He froze. And I could suddenly intuit the debate running through his head—should he lie to his dad, or rat out his friend? Recognizing the conflict, I told him that if he learned the phrase at school, he did not have to tell me who taught him the phrase. Telling me the truth was not going to get his friends in trouble.
“Okay,” he said, relieved. “I learned it at school.” Then he told me he did care, and he gave me a hug. I haven’t heard it again.
Does how we deal with a child’s lies really matter down the road in life? The irony of lying is that it’s both normal and abnormal behavior at the same time. It’s to be expected, and yet it can’t be disregarded.
Dr. Bella DePaulo of the University of California, Santa Barbara, has devoted much of her career to adult lying. In one study, she had both college students and community members enter a private room equipped with an audiotape recorder. Promising them complete confidentiality, DePaulo’s team instructed the subjects to recall the worst lie they ever told—with all the scintillating details.
“I was fully expecting serious lies,” DePaulo remarks. “Stories of affairs kept from spouses, stories of squandering money, or being a salesperson and screwing money out of car buyers.” And she did hear those kinds of whoppers, including theft and even one murder. But to her surprise, a lot of the stories told were about when the subject was a mere child—and they were not, at first glance, lies of any great consequence. “One told of eating the icing off a cake, then telling her parents the cake came that way. Another told of stealing some coins from a sibling.” As these stories first started trickling in, DePaulo scoffed, thinking, “C’mon, that’s the worst lie you’ve ever told?” But the stories of childhood kept coming, and DePaulo had to create a category in her analysis just for them. “I had to reframe my understanding to consider what it must have been like as a child to have told this lie,” she recalls. “For young kids, their lie challenged their self-concept that they were a good child, and that they did the right thing.”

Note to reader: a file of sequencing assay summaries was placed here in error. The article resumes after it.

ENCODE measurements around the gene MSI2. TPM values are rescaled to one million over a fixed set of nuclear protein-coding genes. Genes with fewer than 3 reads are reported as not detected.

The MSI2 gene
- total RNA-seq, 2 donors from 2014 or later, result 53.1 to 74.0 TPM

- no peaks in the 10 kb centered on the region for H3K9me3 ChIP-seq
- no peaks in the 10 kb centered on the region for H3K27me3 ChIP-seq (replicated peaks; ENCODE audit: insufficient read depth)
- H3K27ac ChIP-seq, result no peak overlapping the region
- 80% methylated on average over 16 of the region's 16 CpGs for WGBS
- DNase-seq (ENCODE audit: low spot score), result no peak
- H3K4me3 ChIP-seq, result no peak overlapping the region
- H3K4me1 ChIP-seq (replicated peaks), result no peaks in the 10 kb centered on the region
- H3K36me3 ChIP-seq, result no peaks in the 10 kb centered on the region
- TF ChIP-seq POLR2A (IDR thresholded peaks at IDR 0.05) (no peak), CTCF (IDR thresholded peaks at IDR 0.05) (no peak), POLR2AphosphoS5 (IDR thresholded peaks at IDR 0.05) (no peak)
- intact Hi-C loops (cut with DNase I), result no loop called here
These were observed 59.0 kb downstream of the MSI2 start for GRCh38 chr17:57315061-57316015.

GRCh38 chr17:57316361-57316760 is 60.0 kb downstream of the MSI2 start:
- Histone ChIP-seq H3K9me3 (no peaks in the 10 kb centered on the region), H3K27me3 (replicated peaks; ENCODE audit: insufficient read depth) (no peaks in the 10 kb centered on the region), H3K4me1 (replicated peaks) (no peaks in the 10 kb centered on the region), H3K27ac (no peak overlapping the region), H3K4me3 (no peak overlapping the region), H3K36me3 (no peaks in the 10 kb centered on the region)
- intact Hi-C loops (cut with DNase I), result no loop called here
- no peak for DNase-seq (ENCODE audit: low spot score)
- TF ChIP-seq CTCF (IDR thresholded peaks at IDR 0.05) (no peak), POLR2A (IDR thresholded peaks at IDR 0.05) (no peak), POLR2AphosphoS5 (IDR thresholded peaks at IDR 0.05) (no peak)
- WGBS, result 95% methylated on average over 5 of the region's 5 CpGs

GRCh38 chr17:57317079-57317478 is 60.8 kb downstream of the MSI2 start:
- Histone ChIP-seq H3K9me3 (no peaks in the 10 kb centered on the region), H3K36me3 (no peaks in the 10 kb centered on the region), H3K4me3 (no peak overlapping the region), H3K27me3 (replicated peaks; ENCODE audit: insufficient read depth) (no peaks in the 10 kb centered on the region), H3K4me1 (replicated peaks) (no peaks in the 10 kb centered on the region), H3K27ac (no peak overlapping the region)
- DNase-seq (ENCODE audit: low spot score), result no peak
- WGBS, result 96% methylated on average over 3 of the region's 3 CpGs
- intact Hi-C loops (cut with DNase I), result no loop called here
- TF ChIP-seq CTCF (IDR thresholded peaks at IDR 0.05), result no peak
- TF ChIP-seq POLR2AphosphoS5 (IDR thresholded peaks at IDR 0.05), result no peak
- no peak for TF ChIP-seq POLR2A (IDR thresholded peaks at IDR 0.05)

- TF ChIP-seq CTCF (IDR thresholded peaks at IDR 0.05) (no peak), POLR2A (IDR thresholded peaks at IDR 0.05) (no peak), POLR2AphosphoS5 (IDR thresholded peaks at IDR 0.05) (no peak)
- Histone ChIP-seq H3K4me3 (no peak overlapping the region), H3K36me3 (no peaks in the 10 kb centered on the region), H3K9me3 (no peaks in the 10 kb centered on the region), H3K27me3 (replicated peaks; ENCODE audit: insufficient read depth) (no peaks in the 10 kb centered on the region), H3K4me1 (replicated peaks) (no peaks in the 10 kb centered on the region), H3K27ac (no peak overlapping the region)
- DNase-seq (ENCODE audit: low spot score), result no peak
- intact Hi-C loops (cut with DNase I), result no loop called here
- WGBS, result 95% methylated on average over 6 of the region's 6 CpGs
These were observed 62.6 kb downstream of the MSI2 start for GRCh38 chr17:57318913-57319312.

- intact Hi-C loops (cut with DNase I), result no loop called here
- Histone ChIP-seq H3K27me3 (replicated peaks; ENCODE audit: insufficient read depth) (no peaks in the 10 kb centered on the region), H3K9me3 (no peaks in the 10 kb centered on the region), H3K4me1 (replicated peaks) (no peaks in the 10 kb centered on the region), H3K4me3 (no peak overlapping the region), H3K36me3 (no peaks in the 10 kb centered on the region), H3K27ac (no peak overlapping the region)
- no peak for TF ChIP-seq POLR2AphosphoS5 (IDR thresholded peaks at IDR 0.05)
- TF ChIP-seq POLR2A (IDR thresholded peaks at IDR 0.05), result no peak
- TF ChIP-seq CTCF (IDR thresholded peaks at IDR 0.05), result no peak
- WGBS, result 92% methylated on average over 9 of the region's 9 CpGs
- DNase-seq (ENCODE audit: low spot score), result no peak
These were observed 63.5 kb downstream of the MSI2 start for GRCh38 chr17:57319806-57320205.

Many subjects commented on how that momentous lie early in life established a pattern that affected them thereafter. “We had some who said, ‘I told this lie, I got caught, and I felt so badly, I vowed to never do it again.’ Others said, ‘Wow, I never realized I’d be so good at deceiving my father, I can do this all the time.’ The lies they tell early on are meaningful. The way parents react can really affect lying.”
Talwar says parents often entrap their kids, putting them in positions to lie and testing their honesty unnecessarily. Last week, I put my 3˝-year-old daughter in that exact situation. I noticed she had scribbled on the dining table with a washable marker. Disapprovingly, I asked, “Did you draw on the table, Thia?” In the past, she would have just answered honestly, but my tone gave away that she’d done something wrong. Immediately, I wished I could retract the question. I should have just reminded her not to write on the table, slipped newspaper under her coloring book, and washed the ink away. Instead, I had done just as Talwar had warned against.
“No, I didn’t,” my daughter said, lying to me for the first time.
For that stain, I had only myself to blame.